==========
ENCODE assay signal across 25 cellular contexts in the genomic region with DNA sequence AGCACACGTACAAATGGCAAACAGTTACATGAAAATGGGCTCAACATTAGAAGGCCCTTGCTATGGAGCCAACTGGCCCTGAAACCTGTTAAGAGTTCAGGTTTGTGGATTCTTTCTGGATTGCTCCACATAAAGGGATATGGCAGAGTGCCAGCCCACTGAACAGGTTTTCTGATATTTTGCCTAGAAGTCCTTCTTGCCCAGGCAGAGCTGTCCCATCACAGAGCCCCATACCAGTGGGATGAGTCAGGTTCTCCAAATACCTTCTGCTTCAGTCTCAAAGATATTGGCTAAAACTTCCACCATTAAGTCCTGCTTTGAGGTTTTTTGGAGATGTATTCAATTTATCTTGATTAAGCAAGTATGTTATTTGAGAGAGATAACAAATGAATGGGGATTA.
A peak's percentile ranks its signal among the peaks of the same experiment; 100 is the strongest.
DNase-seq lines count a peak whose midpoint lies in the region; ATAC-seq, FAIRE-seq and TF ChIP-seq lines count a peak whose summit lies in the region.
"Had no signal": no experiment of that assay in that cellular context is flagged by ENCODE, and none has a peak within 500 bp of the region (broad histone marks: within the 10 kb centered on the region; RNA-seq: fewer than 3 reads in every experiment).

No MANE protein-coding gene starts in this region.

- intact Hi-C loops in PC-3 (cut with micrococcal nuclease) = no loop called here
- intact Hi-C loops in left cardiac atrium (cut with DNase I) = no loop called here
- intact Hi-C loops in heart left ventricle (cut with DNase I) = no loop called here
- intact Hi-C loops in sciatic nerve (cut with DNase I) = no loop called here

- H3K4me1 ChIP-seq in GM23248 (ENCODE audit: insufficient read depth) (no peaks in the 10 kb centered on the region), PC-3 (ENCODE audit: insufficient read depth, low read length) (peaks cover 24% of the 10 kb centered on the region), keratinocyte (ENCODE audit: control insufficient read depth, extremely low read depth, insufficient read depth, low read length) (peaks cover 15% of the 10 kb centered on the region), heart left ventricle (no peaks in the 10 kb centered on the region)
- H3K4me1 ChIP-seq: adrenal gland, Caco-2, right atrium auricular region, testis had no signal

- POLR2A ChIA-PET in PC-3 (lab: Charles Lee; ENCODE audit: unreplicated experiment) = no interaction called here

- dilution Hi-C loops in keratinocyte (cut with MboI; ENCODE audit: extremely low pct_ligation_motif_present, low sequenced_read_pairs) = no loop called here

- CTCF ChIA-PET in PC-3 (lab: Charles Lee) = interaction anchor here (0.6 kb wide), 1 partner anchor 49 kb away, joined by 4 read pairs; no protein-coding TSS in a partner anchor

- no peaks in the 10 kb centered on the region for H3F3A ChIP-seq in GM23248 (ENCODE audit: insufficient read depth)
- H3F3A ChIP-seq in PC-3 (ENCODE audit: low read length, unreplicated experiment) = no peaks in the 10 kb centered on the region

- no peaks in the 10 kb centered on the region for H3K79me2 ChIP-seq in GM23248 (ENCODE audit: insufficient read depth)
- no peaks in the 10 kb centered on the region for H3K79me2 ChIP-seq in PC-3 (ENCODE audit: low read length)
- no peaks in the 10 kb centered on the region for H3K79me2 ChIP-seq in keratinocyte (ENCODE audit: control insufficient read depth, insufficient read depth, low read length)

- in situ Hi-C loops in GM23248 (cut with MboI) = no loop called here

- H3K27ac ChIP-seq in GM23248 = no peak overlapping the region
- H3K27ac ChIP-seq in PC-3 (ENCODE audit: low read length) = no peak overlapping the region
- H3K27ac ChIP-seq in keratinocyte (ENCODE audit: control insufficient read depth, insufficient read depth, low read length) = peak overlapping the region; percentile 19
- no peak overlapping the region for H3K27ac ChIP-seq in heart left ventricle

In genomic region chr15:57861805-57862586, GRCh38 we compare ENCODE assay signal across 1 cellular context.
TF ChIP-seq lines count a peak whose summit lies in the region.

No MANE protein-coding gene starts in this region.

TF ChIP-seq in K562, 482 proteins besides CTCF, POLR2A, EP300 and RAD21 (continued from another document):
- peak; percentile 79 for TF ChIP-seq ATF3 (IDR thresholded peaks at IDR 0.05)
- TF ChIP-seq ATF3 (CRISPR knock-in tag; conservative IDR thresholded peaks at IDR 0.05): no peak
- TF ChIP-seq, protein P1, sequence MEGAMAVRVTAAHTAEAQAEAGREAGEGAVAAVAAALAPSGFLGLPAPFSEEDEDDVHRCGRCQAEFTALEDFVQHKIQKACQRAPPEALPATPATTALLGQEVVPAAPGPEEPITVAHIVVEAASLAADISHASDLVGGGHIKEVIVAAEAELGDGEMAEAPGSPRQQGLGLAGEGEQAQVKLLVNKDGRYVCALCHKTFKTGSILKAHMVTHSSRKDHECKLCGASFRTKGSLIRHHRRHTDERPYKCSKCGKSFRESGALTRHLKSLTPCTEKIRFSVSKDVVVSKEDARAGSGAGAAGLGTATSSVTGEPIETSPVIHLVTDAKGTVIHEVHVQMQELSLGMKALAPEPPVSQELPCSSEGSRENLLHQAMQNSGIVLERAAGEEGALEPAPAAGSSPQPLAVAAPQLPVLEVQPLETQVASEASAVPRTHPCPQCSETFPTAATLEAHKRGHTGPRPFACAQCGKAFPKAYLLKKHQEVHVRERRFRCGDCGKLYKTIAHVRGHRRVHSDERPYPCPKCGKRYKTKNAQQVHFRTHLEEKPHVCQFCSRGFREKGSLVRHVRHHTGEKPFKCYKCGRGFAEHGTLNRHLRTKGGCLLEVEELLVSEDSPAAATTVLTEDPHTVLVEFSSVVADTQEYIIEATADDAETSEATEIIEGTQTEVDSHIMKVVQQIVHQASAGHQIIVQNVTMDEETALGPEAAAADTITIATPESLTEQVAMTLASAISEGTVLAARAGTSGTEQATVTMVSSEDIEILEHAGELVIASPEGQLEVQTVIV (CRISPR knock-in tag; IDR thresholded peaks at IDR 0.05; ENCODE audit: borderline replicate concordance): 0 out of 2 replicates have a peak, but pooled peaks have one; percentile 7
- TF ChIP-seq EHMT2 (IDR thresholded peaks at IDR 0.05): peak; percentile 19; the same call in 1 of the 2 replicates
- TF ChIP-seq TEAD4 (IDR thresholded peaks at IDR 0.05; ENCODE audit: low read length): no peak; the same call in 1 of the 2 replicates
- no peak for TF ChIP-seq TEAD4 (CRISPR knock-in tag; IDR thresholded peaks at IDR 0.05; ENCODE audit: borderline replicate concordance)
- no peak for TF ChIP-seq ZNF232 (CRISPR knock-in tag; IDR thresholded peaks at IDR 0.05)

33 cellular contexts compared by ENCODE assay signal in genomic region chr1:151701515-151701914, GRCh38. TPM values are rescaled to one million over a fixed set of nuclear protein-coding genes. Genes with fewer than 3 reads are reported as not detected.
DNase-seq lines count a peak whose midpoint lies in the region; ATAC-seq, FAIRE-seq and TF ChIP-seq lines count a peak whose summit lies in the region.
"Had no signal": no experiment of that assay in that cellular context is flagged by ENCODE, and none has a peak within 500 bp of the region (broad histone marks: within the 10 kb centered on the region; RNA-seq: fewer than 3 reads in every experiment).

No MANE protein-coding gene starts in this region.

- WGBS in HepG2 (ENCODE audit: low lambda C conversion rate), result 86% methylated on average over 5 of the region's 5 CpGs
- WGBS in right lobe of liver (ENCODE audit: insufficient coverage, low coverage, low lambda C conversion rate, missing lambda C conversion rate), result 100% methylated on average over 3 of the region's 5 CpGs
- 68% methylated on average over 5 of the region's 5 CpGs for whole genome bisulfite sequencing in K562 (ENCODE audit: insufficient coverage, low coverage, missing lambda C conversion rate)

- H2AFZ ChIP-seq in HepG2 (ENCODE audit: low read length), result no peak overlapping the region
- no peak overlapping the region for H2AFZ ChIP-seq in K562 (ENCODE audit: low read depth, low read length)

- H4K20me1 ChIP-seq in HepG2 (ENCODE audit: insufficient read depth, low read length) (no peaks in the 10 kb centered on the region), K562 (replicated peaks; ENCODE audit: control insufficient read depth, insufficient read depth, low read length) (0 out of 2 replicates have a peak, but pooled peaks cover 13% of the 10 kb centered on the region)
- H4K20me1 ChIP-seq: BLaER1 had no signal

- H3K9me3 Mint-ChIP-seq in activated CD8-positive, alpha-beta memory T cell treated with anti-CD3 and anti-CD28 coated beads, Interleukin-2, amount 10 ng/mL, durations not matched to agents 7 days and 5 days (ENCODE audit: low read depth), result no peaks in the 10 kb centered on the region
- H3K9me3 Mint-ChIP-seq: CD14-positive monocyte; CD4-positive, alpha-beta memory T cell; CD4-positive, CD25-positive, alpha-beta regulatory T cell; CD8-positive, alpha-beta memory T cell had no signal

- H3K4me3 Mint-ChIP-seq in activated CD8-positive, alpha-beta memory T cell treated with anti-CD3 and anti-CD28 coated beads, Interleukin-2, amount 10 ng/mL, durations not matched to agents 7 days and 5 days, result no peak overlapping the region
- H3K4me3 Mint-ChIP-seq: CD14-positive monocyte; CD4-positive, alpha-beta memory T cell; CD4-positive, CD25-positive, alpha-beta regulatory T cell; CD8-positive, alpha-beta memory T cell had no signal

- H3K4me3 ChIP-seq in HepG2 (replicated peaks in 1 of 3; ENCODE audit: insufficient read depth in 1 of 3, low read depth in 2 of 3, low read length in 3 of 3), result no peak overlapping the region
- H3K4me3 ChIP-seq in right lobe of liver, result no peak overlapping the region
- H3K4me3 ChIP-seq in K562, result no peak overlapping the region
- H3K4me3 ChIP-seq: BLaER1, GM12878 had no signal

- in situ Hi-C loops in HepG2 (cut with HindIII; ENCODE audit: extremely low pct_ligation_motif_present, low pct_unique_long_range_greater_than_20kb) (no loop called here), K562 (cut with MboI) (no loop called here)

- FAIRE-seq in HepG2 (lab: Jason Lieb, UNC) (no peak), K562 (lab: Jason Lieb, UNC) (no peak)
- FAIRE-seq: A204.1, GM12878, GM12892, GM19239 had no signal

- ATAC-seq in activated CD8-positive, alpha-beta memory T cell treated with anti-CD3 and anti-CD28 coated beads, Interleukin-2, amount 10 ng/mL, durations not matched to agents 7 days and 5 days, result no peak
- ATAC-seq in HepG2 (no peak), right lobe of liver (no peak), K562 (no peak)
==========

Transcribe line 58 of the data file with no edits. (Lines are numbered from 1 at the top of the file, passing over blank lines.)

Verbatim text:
- ATAC-seq in activated CD8-positive, alpha-beta memory T cell treated with anti-CD3 and anti-CD28 coated beads, Interleukin-2, amount 10 ng/mL, durations not matched to agents 7 days and 5 days, result no peak